Commuter’s Go Bag — Will the road home get you there?
My daughter’s long commute by car.
One of my daughters is an executive and works in Beverly Hills, California. With no real public transit available she is forced to drive over 100 miles to and from work, spending a total of almost four hours on the road every day. Every morning she sets out in her executive clothing and footwear and with a list of business calls to make along the way.
With two children in separate schools and on different schedules, her chances of a speedy reunion with family following a major earthquake are slim. Roads and freeways could be restricted for use by emergency vehicles responding to calls . . . or even possibly blocked by collapsed bridges and overpasses. At the very least, if the earthquake happens during the workday, roads will be massively congested with people trying to reach home.
If she had to walk to get home . . .
. . . she could. But 50 miles could conceivably take days.
Fortunately, she is conscientious and, of course, has me to help keep her on track!
What’s in her personal Commuter’s Go Bag?
In the trunk of her car she carries a Commuter’s Go Bag that we put together just for her. It has the usual Survival Kit items that you’d expect: walking clothes including comfortable shoes, a jacket, some energy bars and water, a portable radio, and a flashlight with extra batteries. There’s a notebook and pen. And because this is California, she has a space blanket AND an extra pair of sunglasses.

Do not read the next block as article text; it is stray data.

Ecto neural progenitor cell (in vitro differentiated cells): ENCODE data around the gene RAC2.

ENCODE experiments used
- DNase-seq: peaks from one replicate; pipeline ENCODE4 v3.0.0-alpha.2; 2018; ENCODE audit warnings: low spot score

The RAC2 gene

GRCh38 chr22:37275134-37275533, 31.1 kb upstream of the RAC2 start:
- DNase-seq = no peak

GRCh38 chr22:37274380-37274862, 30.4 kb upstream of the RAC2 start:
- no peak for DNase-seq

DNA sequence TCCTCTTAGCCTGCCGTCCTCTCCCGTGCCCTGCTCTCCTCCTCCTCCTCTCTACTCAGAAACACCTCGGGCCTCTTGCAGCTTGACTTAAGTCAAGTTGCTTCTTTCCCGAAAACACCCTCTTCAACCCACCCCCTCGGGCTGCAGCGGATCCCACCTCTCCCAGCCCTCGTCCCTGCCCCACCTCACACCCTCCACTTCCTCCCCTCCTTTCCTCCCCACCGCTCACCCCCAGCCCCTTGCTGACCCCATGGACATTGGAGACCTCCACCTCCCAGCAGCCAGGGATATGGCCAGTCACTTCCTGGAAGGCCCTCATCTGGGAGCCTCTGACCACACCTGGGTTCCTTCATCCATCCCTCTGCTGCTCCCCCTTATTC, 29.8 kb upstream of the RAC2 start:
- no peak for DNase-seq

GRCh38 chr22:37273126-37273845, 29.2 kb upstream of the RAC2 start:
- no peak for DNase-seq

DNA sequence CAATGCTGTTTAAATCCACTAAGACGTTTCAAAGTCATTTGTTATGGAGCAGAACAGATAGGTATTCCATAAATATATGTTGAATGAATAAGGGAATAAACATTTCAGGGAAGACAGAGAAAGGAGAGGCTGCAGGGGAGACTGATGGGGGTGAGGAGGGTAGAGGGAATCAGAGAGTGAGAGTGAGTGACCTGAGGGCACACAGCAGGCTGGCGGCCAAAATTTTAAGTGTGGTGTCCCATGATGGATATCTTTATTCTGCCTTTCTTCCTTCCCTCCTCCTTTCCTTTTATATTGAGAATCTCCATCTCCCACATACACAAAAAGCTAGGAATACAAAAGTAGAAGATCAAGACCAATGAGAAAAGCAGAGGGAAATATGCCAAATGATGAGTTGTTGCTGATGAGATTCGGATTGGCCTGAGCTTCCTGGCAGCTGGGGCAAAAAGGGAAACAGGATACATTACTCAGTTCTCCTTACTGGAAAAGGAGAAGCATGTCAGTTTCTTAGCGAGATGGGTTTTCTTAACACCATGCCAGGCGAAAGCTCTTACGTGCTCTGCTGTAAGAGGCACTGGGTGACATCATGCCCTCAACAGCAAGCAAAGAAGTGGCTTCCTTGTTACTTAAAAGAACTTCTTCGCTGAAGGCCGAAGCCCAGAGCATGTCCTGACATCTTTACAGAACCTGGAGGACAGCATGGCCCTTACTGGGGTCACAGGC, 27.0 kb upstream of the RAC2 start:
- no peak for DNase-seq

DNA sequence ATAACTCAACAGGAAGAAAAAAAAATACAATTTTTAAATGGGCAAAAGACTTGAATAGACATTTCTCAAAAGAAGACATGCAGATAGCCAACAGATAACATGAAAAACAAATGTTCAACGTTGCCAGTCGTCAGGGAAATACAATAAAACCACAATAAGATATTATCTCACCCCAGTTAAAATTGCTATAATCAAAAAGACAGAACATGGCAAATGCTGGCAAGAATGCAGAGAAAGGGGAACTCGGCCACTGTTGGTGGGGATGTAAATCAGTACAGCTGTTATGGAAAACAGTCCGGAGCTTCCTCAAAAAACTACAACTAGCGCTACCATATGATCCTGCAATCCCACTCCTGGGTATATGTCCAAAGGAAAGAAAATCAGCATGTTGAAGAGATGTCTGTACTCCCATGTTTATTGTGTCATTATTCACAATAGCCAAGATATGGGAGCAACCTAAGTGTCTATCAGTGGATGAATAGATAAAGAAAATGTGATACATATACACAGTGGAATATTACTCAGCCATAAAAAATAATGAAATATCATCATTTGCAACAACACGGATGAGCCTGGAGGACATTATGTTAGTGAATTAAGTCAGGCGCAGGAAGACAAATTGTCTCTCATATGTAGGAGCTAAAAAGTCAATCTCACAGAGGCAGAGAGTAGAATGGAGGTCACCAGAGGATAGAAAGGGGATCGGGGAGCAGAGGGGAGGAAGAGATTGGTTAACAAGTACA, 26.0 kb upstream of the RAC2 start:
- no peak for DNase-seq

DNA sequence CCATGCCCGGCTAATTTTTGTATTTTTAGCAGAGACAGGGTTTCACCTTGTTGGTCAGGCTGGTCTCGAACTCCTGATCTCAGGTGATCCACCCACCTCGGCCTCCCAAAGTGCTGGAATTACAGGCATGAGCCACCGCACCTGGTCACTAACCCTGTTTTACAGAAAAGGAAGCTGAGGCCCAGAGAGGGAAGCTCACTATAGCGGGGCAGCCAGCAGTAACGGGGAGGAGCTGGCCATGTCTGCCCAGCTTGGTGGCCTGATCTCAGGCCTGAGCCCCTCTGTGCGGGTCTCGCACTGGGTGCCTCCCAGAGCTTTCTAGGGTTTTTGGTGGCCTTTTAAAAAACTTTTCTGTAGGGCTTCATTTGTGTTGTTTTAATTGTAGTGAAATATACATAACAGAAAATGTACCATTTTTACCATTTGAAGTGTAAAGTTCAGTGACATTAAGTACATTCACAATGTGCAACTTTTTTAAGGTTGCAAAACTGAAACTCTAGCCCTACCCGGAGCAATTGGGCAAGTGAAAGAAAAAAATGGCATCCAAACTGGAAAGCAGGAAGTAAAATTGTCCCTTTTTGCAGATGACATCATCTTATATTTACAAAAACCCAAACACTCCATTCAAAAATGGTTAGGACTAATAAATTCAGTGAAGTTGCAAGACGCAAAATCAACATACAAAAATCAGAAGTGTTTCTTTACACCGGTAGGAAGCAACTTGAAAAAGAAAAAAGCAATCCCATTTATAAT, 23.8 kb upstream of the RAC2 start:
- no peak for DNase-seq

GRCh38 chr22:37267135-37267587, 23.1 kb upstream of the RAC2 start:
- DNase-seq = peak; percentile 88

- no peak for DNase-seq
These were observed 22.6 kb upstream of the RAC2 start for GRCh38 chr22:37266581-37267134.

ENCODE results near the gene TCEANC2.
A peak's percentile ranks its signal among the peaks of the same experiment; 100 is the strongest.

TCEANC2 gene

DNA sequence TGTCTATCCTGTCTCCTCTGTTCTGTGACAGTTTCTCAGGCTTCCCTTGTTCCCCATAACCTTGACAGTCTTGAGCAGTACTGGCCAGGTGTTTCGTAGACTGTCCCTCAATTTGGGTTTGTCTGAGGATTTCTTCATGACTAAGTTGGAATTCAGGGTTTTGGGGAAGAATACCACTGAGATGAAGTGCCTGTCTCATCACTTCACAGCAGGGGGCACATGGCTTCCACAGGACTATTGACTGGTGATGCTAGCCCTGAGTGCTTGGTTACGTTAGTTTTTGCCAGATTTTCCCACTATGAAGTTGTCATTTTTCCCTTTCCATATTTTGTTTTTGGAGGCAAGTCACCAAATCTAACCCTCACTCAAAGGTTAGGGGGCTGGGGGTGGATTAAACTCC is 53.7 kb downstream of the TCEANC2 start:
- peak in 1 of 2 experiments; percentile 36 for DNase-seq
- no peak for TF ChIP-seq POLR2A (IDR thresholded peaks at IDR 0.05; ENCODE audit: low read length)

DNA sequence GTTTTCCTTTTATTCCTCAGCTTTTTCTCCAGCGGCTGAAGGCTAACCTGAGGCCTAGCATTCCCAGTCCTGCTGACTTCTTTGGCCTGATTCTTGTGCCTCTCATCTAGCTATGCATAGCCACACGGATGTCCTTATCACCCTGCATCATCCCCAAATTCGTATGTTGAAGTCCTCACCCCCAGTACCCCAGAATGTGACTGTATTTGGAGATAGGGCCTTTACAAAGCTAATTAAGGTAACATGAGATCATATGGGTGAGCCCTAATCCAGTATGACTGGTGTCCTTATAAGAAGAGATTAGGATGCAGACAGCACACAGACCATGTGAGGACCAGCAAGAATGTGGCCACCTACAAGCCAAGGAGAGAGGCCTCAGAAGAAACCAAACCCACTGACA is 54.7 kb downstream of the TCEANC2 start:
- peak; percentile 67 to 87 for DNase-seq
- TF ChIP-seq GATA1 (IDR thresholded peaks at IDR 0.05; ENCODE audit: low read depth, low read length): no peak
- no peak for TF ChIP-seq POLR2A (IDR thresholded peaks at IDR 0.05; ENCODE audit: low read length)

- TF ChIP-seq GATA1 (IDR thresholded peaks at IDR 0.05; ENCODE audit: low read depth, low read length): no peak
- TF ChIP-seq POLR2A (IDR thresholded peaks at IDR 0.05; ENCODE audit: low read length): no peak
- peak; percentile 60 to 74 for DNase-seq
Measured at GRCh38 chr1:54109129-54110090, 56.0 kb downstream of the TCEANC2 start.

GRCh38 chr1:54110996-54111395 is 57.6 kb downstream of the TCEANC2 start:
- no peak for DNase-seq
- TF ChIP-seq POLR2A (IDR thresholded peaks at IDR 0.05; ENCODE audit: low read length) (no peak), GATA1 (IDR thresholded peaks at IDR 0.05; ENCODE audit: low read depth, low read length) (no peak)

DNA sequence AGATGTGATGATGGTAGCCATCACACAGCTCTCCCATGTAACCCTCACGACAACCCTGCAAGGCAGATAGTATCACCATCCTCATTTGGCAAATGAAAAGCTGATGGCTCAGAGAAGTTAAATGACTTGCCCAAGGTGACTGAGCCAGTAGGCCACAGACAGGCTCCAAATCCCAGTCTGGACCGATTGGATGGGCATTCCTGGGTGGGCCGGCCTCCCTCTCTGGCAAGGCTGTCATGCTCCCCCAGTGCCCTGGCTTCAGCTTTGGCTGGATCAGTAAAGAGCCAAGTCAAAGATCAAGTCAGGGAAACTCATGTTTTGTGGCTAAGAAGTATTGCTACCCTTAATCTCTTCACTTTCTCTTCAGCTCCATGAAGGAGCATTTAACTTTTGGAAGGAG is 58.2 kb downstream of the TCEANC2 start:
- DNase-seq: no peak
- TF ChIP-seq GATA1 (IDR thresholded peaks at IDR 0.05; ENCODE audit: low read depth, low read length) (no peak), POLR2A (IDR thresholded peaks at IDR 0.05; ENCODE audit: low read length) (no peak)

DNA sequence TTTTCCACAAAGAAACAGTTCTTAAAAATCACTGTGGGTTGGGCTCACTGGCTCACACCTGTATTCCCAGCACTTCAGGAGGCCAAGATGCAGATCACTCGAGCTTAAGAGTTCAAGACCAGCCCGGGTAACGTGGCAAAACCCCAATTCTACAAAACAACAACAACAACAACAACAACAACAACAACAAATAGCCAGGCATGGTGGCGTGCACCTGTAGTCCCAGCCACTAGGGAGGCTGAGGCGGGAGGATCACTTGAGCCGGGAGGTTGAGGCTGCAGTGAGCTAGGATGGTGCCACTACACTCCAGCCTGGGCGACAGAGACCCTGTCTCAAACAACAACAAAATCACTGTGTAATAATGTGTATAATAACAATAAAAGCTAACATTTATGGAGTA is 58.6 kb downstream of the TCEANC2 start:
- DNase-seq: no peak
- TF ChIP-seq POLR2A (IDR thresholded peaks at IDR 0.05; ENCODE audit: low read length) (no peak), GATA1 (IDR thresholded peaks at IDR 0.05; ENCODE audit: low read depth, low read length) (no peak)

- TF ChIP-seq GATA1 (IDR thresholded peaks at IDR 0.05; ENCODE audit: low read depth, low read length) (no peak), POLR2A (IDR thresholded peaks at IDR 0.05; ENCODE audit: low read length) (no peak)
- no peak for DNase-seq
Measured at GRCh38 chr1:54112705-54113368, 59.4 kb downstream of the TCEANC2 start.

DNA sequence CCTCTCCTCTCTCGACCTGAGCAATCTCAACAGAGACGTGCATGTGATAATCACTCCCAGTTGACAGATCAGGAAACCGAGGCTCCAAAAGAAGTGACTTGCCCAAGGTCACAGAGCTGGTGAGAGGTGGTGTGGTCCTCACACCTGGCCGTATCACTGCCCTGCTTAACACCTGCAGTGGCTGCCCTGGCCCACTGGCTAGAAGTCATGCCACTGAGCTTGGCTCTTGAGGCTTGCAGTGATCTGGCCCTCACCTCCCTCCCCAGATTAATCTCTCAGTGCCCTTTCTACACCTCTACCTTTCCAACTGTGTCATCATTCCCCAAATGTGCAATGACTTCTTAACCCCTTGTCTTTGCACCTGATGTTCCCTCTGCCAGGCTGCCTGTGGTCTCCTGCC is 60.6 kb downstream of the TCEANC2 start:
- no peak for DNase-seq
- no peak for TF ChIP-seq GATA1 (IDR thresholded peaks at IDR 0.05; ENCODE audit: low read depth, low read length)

In addition, she carries extra prescriptions for a medical condition, and some cash (coins and small bills).
And because she is competent to deal with it, she has pepper spray.
Perhaps most important, she has paperwork: a list of contact numbers including some for family out of state, and maps that show her route and alternate ways to get home. (GPS may well be out.) She has teamed up with other employees who live in the same general area so they could travel in groups, and they have made note of “safe house” locations along the way where she — and any companions – can stop and rest.
She is good about keeping her car’s gas tank at least ¾ full at all times. If there is a general power outage that could last for days, neither ATMS, Credit Card Processors nor gas station pumps are likely to be operating, of course. I have suggested to her that a small, plastic, fuel canister and siphon hose that could siphon gas out of other stranded commuters’ cars may come in handy along the way! (She gets it, but hasn’t been ready to practice siphoning yet . . .!)
Finally, my grandchildren also have emergency supplies at home and know where to go and whom to call following a major emergency because neither mother nor dad is likely to get home any time soon.
Doesn’t it make sense for the commuters you know to have such a kit?
To help people to take action we’ve put together a page where you can buy the basic items mentioned above. Cost is about the same as a tank of gas. Naturally, you’ll have to complete your kit with the personal stuff like maps and clothing.
Let us know how it goes!
Your Emergency Plan Guide Team
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